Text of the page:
The United States and Israel clearly have differences over their assessments of the threat posed by Iran, U.S. Sen. John McCain said in Jerusalem.
“There should be no daylight between America and Israel in our assessment of the threat. Unfortunately, there clearly is some,” McCain (R-Ariz.), said Tuesday evening after meeting with Israel Prime Minister Benjamin Netanyahu.
McCain, who is leading a delegation of five senators through the Mideast, added that it is “not helpful if there is a well-publicized tension between the U.S. and Israel. We would like to see the United States and Israel agree on a course of action that will lead us toward a goal we both share.”
The 2008 Republican presidential nominee said the Islamic Republic has been “undeterred” in its quest to get nuclear weapons.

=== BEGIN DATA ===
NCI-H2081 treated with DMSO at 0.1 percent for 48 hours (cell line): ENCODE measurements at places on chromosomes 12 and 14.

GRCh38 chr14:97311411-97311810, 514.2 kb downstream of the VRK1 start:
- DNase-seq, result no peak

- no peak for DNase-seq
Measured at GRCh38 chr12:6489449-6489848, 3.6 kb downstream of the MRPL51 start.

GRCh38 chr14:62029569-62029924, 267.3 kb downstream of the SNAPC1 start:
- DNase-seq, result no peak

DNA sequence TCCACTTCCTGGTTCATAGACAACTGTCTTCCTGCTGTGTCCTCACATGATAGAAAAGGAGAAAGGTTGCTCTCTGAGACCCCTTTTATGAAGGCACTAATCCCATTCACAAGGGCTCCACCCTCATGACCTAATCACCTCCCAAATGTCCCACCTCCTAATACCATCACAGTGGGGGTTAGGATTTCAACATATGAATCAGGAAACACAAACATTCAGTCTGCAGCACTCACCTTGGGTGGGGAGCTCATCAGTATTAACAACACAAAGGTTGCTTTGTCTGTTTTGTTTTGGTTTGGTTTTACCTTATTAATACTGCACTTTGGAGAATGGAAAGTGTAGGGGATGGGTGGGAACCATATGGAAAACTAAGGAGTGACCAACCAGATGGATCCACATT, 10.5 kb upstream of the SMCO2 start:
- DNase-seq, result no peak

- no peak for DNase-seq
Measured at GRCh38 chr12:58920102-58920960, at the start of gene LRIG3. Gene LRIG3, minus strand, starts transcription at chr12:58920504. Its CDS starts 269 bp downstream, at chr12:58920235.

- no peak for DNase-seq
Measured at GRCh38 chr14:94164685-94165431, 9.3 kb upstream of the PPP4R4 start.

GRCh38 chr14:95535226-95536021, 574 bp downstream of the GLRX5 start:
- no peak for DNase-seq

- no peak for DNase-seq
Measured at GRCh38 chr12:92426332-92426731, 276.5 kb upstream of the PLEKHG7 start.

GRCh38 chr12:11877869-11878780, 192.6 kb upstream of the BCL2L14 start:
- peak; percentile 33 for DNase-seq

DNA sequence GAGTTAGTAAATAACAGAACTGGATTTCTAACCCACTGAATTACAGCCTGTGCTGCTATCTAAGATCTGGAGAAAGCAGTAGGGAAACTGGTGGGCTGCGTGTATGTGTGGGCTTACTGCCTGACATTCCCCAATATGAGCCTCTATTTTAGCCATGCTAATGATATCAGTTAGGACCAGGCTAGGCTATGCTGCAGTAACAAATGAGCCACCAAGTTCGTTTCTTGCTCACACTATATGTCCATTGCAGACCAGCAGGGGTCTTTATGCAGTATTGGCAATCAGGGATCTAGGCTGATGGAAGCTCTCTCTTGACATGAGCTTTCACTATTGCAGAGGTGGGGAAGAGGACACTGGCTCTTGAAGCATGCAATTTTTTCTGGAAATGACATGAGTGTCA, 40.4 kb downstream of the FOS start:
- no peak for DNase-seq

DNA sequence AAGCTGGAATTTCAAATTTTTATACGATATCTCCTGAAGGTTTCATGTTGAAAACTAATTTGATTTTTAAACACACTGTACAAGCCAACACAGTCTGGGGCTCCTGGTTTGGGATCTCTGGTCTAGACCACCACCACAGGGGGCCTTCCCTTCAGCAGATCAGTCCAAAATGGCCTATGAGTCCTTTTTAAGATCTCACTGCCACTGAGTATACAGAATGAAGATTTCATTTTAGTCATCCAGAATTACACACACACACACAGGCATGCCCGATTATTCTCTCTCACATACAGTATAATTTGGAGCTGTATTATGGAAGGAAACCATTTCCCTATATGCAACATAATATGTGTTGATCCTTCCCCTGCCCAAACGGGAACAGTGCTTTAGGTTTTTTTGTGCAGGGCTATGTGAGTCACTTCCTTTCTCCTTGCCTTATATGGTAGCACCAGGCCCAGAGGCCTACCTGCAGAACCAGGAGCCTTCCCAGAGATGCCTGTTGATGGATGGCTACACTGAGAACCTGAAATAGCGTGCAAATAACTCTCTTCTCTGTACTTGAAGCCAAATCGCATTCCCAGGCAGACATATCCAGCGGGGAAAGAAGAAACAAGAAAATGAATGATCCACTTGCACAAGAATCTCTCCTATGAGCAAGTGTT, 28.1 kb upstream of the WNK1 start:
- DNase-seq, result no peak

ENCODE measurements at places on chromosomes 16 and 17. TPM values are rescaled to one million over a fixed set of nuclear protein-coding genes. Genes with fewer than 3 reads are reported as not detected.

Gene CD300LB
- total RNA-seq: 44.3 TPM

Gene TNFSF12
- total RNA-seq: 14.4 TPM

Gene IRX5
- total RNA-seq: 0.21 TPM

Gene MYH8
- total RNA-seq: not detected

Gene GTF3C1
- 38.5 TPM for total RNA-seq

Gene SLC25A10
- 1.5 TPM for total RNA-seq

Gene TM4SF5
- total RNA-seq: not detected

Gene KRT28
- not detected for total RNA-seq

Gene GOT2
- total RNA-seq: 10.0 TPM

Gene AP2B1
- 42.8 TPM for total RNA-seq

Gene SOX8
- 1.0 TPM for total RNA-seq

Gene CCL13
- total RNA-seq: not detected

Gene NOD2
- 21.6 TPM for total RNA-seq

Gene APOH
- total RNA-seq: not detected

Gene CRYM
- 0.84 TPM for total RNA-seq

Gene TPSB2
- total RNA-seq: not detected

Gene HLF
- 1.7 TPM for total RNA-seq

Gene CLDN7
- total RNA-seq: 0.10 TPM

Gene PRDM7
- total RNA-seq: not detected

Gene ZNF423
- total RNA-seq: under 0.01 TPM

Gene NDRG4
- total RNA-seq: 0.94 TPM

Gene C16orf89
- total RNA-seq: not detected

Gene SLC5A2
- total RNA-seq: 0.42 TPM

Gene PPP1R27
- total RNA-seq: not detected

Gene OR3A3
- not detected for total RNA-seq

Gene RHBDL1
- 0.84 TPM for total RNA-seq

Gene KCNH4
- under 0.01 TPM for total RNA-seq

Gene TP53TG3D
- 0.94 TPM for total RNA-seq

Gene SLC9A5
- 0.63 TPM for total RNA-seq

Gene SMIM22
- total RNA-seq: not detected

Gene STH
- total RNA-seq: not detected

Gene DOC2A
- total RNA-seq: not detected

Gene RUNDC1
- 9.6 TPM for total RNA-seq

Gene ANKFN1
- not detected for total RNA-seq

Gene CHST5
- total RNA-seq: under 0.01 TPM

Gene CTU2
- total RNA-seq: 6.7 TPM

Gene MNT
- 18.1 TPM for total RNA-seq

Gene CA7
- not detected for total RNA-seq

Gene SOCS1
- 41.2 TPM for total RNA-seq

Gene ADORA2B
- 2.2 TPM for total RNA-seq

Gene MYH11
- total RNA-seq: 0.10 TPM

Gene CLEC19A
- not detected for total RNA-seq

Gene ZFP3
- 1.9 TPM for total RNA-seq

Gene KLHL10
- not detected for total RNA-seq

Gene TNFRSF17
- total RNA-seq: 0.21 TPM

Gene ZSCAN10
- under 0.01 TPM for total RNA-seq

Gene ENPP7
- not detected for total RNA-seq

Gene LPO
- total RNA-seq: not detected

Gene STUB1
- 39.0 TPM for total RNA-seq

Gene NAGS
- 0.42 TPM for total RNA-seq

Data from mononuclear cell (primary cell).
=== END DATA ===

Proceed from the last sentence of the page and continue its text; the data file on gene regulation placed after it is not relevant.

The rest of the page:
“Whether they have actually made a decision or not, they’re on the path by assembling all the necessary components for a nuclear weapon, and that is something that is unacceptable to us and must be stopped,” McCain said.
His delegation arrived in Israel from Egypt, where they had met with the military as well as leaders of the Muslim Brotherhood to discuss the American nongovernmental workers who have been charged with fomenting unrest in Egypt.
This story "McCain Says U.S. and Israel Differ on Iran Threat" was written by JTA.